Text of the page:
Making the General Particular: Practising Corporate Social Responsibility in a UK Higher Education Institution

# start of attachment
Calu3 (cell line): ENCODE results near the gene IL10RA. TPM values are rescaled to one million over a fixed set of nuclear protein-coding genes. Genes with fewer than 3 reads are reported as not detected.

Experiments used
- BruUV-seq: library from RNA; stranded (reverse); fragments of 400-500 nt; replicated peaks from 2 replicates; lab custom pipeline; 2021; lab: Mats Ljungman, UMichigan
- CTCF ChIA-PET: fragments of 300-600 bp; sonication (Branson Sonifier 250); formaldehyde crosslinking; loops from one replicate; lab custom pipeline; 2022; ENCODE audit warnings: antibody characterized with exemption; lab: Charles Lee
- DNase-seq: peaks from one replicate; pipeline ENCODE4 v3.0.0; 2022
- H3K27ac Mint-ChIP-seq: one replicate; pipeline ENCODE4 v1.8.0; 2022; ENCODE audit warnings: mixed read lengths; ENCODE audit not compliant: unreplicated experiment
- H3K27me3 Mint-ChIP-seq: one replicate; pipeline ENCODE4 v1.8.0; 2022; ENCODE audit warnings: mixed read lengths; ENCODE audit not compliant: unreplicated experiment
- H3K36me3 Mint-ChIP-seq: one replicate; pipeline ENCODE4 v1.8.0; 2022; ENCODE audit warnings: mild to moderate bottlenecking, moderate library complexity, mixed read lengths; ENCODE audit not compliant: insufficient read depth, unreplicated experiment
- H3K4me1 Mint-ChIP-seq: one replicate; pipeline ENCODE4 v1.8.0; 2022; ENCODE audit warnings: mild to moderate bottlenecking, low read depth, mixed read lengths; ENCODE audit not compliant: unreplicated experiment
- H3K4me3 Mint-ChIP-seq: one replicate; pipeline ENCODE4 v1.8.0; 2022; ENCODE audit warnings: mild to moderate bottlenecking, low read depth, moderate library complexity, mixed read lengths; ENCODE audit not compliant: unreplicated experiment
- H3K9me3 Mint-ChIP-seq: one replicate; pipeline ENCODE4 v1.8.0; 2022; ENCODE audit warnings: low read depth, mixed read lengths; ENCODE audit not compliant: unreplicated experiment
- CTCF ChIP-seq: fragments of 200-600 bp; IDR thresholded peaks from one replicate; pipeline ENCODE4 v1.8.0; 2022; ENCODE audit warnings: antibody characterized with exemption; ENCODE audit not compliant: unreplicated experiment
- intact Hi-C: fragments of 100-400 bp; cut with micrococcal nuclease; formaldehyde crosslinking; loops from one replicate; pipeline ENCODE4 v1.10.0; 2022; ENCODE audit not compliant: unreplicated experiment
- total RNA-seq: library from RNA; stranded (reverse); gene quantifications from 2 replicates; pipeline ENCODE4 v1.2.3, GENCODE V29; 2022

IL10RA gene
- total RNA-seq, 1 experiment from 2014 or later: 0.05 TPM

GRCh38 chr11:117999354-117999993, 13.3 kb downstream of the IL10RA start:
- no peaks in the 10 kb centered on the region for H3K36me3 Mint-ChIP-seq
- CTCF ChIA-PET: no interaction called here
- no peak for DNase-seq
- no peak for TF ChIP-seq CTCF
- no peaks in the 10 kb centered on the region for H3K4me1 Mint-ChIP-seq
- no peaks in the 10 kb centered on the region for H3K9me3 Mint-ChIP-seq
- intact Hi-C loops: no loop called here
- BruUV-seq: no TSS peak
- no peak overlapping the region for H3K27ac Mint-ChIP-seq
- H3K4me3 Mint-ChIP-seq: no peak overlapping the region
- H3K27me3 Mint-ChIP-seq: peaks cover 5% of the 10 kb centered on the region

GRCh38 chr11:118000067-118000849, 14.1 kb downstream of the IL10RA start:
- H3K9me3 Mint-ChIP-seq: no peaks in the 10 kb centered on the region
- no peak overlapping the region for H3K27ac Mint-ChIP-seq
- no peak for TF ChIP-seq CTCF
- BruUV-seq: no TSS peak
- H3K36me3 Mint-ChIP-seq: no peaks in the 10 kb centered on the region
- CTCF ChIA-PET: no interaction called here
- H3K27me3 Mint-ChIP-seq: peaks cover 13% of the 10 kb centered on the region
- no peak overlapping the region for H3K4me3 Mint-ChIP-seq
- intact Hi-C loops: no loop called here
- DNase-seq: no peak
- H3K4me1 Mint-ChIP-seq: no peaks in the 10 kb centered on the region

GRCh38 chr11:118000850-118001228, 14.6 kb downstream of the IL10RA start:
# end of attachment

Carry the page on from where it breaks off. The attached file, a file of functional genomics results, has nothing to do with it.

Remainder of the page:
This research deals with the ways Corporate Social Responsibility is interpreted in a UK Higher Education Institution. It evolved from my initial curiosity about Corporate Social Responsibility (CSR), especially the way it is taken up in daily practices. Drawing on the pragmatic tradition of John Dewey (1859-1952), Charles Sanders Peirce (1839-1914) and George Herbert Mead (1863-1931), which gives primacy to experience, I am paying attention to my daily interactions with others. I explore what is, rather what should be. I also draw on analogies from complexity sciences, as well as on insights from sociology, psychology, anthropology and philosophy, to reflect on how the everyday practice of CSR is evolving in the interactions of interdependent players. Reflecting on the assumptions that underpin my thinking about organisations and about research, and tracing my evolving beliefs and perceptions, I have become aware of my participation in the processes that sustain and at the same time disrupt the ‘community engagement’ narrative of my organisation. Iterating my reflective narratives reveals how change in practice and in ideas evolves. This research was prompted by my introduction to CSR early in my academic career. The idea of organisations being responsible to their stakeholders fitted with my personal values. The more I read about the topic, the more uncomfortable I became – CSR had usually been presented in vague, general and idealised terms. So, when faced with setting up a Unit that would address the CSR of my organisation, I was left with no manual for getting on with my work. Reflecting on the feeling of helplessness, revealed my assumption that such guidance should exist, and that CSR practitioners must know how to practice the generalised idea of CSR. Exposing this and other emotions, I demonstrate how assumptions and beliefs arise in society and in the individual simultaneously. This research contributes to knowledge in this field by establishing CSR not just as an abstract idea, but as a practice within an organisation. Many authors have called for exploring CSR at the individual level, yet this call seems to remain unanswered. My research addresses this gap in literature and explores CSR from my perspective as a practitioner, thus contributing to the nascent body of literature that focuses on individual and local practice. Exploring interdependence and the emergence of CSR meant understanding that my actions have consequences, and at the same time, neither I nor any one individually can control those 2 consequences. The outcomes of our working together are at times intended and at times unintended. But they are inevitably unpredictable, because they arise in complex webs of interactions. Thinking reflexively about practising CSR has had a significant impact on my practice. I believe that my reflections will resonate with other practitioners, thus contributing to their practice.